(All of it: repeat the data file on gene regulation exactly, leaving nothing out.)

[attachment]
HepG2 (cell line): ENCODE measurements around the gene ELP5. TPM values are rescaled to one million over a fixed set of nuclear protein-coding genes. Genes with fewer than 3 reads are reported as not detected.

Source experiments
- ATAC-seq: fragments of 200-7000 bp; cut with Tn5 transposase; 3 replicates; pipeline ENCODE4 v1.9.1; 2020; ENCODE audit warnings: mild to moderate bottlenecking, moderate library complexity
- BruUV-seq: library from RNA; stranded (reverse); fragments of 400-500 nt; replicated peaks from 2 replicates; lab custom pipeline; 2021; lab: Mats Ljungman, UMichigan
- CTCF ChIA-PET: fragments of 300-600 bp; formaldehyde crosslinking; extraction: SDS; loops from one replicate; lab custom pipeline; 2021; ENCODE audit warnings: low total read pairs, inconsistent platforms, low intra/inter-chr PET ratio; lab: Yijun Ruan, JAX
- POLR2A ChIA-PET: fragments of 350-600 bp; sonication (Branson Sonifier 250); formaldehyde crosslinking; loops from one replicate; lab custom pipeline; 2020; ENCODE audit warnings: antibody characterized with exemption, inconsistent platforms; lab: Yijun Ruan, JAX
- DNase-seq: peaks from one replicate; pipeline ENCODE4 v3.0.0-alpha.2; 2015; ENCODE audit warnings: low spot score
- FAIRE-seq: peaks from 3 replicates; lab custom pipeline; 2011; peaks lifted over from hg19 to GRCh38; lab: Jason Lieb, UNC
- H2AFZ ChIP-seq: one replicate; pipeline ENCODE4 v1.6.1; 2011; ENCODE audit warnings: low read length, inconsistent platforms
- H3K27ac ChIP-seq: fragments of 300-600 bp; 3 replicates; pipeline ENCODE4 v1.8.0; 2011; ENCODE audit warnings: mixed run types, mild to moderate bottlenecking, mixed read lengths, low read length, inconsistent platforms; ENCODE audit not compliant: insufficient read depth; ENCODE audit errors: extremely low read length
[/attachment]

HepG2 (cell line): ENCODE measurements around the gene ELP5. TPM values are rescaled to one million over a fixed set of nuclear protein-coding genes. Genes with fewer than 3 reads are reported as not detected.

Source experiments
- ATAC-seq: fragments of 200-7000 bp; cut with Tn5 transposase; 3 replicates; pipeline ENCODE4 v1.9.1; 2020; ENCODE audit warnings: mild to moderate bottlenecking, moderate library complexity
- BruUV-seq: library from RNA; stranded (reverse); fragments of 400-500 nt; replicated peaks from 2 replicates; lab custom pipeline; 2021; lab: Mats Ljungman, UMichigan
- CTCF ChIA-PET: fragments of 300-600 bp; formaldehyde crosslinking; extraction: SDS; loops from one replicate; lab custom pipeline; 2021; ENCODE audit warnings: low total read pairs, inconsistent platforms, low intra/inter-chr PET ratio; lab: Yijun Ruan, JAX
- POLR2A ChIA-PET: fragments of 350-600 bp; sonication (Branson Sonifier 250); formaldehyde crosslinking; loops from one replicate; lab custom pipeline; 2020; ENCODE audit warnings: antibody characterized with exemption, inconsistent platforms; lab: Yijun Ruan, JAX
- DNase-seq: peaks from one replicate; pipeline ENCODE4 v3.0.0-alpha.2; 2015; ENCODE audit warnings: low spot score
- FAIRE-seq: peaks from 3 replicates; lab custom pipeline; 2011; peaks lifted over from hg19 to GRCh38; lab: Jason Lieb, UNC
- H2AFZ ChIP-seq: one replicate; pipeline ENCODE4 v1.6.1; 2011; ENCODE audit warnings: low read length, inconsistent platforms
- H3K27ac ChIP-seq: fragments of 300-600 bp; 3 replicates; pipeline ENCODE4 v1.8.0; 2011; ENCODE audit warnings: mixed run types, mild to moderate bottlenecking, mixed read lengths, low read length, inconsistent platforms; ENCODE audit not compliant: insufficient read depth; ENCODE audit errors: extremely low read length